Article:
What was your first reactions after reading "A&P"?

Expert Answers

An illustration of the letter 'A' in a speech bubbles

The short story "A&P" by John Updike is narrated by Sammy, a 19-year-old young man who works at an A&P grocery store checkout counter. He is on the job one day when three young women clad only in bathing suits enter the store. He watches them as they proceed through the aisles, assessing their appearances and appreciating their scantily-clad shapes. He is especially impressed by the girl he nicknames Queenie, who seems to be the leader of the group. Sammy figures he has become lucky when the girls choose to come to his checkout stand to pay for their jar of herring snacks.

However, the situation goes awry when the manager, a stuffy man named Lengel, shows up. He accosts the girls and criticizes them for not dressing modestly enough. This embarrasses Queenie, and she blushes. As the girls leave, Sammy quits in protest to what he sees as ill-treatment of the girls. Lengel tries to get him to reconsider, but Sammy is adamant and walks out of the store. Unfortunately, by the time he reaches the parking lot, the girls have already left.

The first impression you have of this story probably depends on who you are and your background. Based on your similarity to the main characters, you might have one of three possible reactions.

If you are a young man, you might sympathize with Sammy. He is 19 years old, and he has begun to be interested in women. He finds the girls attractive and likes the distraction they have given him from his boring job. In the end, when he quits his job, he probably figures that it was a heroic act, a deed of chivalry, and he is disappointed when the girls have left without acknowledging it. As he realizes his good deed was in vain, he says that "my stomach kind of fell as I felt how hard the world was going to be to me hereafter."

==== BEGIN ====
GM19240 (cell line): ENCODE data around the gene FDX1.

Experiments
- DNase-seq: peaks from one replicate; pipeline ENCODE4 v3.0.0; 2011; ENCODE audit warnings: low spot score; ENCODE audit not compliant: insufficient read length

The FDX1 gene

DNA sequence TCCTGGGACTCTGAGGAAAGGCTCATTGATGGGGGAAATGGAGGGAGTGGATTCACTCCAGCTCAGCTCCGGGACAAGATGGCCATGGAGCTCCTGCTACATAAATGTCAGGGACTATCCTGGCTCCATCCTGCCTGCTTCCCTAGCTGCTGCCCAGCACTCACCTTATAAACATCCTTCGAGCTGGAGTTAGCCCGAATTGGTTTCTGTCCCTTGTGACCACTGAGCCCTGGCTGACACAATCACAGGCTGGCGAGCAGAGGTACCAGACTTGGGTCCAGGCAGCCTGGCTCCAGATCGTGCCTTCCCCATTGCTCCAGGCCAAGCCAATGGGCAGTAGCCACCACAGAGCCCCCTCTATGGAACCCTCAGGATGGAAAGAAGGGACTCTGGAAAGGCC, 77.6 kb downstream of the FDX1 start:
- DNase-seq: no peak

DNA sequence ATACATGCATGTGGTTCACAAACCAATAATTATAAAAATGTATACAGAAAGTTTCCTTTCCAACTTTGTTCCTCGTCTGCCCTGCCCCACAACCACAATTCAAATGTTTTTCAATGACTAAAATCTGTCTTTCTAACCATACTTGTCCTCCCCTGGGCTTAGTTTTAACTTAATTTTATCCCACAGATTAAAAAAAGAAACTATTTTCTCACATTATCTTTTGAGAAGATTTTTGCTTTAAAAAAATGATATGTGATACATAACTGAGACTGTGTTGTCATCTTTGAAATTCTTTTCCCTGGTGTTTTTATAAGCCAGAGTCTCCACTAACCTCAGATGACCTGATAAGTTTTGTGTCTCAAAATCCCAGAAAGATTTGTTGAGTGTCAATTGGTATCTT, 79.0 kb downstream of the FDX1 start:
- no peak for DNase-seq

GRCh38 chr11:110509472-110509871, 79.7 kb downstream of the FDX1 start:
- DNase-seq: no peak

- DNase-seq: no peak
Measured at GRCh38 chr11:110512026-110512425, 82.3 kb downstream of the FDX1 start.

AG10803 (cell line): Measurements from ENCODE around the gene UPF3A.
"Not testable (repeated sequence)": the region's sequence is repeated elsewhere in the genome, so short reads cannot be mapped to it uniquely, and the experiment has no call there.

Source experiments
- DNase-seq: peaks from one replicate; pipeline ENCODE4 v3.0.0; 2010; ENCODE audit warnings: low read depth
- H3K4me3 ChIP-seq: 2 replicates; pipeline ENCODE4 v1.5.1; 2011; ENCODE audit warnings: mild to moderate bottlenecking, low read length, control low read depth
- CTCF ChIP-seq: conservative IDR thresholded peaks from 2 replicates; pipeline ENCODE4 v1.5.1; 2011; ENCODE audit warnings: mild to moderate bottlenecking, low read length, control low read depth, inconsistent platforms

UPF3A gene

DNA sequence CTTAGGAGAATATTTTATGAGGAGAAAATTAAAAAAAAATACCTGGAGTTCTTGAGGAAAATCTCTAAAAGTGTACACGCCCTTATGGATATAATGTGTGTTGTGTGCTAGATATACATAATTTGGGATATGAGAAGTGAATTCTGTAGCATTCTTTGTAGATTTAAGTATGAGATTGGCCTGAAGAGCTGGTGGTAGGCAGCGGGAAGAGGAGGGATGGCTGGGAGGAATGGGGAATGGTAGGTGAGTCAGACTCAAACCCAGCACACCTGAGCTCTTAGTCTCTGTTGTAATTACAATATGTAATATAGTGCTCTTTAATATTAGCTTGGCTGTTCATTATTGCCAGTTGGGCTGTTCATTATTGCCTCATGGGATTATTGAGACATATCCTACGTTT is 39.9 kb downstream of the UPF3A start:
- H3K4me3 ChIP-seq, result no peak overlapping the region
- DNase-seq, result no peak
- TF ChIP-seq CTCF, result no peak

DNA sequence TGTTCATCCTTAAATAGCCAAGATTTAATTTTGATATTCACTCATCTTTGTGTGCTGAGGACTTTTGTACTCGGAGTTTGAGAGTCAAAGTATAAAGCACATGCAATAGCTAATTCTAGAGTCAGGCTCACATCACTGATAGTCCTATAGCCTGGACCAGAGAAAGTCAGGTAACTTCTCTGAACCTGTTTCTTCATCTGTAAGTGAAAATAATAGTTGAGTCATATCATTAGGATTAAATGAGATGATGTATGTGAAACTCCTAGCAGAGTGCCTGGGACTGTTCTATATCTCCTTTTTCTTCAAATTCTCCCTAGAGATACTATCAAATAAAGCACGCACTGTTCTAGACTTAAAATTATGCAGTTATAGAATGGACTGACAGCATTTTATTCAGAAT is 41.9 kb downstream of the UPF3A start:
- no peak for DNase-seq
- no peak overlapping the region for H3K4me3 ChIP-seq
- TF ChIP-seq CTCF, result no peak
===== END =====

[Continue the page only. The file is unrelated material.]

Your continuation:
On the other hand, if you are a young woman, you might sympathize with the girls and be put off by Sammy's blatantly physical description of the bathing suit-clad bodies. You might wish that men would not be so quick to objectify the female form. You might be especially annoyed by the manager's strict and uptight reaction to the casual wearing of swimsuits in his store.

If you are an adult in a position of responsibility like Lengel, you might see the swimsuits that the girls are wearing as out of place in a public venue such as a grocery store. You might wish that young people would be more responsible. You would be disappointed in Sammy too for his irresponsible choice to quit his job on a whim.